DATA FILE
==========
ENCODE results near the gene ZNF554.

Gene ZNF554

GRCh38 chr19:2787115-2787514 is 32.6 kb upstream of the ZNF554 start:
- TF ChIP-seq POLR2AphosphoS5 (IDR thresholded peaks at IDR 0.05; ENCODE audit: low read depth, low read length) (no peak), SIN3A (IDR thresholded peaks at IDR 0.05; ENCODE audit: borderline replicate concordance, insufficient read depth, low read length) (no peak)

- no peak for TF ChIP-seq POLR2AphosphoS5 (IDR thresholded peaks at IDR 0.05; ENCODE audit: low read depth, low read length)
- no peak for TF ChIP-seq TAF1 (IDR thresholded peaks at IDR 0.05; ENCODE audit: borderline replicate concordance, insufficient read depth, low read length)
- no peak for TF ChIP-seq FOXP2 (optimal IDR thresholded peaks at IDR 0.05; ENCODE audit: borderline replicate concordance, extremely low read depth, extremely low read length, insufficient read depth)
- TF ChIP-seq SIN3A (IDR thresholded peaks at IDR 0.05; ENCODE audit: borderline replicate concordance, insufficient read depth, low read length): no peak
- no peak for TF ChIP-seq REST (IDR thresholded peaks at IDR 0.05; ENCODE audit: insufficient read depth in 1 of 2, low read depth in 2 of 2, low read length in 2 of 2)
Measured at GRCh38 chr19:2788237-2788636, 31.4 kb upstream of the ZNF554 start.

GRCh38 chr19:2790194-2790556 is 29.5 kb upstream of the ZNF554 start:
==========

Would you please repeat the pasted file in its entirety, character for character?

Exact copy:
ENCODE results near the gene ZNF554.

Gene ZNF554

GRCh38 chr19:2787115-2787514 is 32.6 kb upstream of the ZNF554 start:
- TF ChIP-seq POLR2AphosphoS5 (IDR thresholded peaks at IDR 0.05; ENCODE audit: low read depth, low read length) (no peak), SIN3A (IDR thresholded peaks at IDR 0.05; ENCODE audit: borderline replicate concordance, insufficient read depth, low read length) (no peak)

- no peak for TF ChIP-seq POLR2AphosphoS5 (IDR thresholded peaks at IDR 0.05; ENCODE audit: low read depth, low read length)
- no peak for TF ChIP-seq TAF1 (IDR thresholded peaks at IDR 0.05; ENCODE audit: borderline replicate concordance, insufficient read depth, low read length)
- no peak for TF ChIP-seq FOXP2 (optimal IDR thresholded peaks at IDR 0.05; ENCODE audit: borderline replicate concordance, extremely low read depth, extremely low read length, insufficient read depth)
- TF ChIP-seq SIN3A (IDR thresholded peaks at IDR 0.05; ENCODE audit: borderline replicate concordance, insufficient read depth, low read length): no peak
- no peak for TF ChIP-seq REST (IDR thresholded peaks at IDR 0.05; ENCODE audit: insufficient read depth in 1 of 2, low read depth in 2 of 2, low read length in 2 of 2)
Measured at GRCh38 chr19:2788237-2788636, 31.4 kb upstream of the ZNF554 start.

GRCh38 chr19:2790194-2790556 is 29.5 kb upstream of the ZNF554 start: